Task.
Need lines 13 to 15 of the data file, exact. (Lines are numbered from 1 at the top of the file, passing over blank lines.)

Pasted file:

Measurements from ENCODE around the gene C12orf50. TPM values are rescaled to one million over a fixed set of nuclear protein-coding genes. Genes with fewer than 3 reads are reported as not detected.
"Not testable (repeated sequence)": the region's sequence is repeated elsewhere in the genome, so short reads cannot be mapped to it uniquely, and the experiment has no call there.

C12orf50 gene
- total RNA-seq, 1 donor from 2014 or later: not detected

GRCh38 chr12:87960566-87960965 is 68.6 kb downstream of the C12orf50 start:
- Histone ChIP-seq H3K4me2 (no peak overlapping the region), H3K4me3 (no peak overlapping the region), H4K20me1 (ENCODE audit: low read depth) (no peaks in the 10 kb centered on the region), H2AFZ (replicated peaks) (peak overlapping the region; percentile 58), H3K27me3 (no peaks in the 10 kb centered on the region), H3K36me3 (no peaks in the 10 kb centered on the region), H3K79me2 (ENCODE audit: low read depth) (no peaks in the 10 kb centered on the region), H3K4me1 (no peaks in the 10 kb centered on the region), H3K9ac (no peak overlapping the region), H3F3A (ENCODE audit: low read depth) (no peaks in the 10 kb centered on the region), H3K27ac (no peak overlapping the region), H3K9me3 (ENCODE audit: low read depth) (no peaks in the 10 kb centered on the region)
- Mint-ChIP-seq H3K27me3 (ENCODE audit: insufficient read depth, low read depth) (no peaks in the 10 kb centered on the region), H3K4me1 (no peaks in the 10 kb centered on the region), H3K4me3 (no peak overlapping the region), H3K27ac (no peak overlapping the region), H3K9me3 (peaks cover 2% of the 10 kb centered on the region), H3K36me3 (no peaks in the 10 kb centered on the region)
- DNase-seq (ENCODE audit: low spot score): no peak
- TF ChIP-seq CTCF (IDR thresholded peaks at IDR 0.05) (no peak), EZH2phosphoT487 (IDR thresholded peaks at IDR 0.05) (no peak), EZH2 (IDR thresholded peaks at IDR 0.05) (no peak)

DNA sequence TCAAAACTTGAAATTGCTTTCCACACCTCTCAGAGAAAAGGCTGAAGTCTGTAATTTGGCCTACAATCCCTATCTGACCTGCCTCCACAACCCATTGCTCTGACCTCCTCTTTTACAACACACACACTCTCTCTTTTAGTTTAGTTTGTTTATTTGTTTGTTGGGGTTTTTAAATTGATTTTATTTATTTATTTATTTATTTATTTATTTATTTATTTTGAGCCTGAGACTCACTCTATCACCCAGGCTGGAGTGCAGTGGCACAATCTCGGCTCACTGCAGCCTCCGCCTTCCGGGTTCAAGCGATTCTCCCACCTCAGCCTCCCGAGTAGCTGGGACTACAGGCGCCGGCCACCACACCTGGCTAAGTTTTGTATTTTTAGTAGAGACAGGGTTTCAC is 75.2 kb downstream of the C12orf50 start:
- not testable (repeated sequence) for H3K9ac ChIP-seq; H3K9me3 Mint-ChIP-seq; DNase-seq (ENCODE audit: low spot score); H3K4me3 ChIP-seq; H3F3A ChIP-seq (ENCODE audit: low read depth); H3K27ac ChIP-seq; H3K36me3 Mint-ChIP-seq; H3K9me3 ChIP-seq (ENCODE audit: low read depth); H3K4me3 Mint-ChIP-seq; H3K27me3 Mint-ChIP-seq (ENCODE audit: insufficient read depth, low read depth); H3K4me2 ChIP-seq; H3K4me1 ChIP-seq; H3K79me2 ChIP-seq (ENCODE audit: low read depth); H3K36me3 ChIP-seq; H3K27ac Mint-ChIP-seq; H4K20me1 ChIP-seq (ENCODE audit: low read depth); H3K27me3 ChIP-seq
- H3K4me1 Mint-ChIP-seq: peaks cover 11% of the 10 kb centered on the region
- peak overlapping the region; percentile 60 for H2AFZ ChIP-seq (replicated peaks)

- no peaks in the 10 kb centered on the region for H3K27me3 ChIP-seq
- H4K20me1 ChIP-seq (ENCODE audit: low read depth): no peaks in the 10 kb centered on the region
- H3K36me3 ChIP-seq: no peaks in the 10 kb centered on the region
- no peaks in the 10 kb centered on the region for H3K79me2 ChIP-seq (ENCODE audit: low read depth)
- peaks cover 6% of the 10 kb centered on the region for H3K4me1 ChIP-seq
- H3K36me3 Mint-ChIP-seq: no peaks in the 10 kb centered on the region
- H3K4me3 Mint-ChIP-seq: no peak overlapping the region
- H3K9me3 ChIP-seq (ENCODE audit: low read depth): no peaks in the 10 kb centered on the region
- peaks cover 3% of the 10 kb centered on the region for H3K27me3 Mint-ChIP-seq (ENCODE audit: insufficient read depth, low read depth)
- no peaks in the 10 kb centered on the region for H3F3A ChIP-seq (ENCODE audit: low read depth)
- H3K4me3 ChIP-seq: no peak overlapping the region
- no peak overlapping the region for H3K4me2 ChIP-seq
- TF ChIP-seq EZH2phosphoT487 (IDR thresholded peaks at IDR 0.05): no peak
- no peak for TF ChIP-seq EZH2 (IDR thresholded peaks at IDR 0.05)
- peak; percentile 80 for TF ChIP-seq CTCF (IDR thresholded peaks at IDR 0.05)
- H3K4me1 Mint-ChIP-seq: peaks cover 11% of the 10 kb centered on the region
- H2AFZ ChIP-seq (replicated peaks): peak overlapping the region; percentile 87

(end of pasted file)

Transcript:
- peak overlapping the region; percentile 60 for H2AFZ ChIP-seq (replicated peaks)

- no peaks in the 10 kb centered on the region for H3K27me3 ChIP-seq
- H4K20me1 ChIP-seq (ENCODE audit: low read depth): no peaks in the 10 kb centered on the region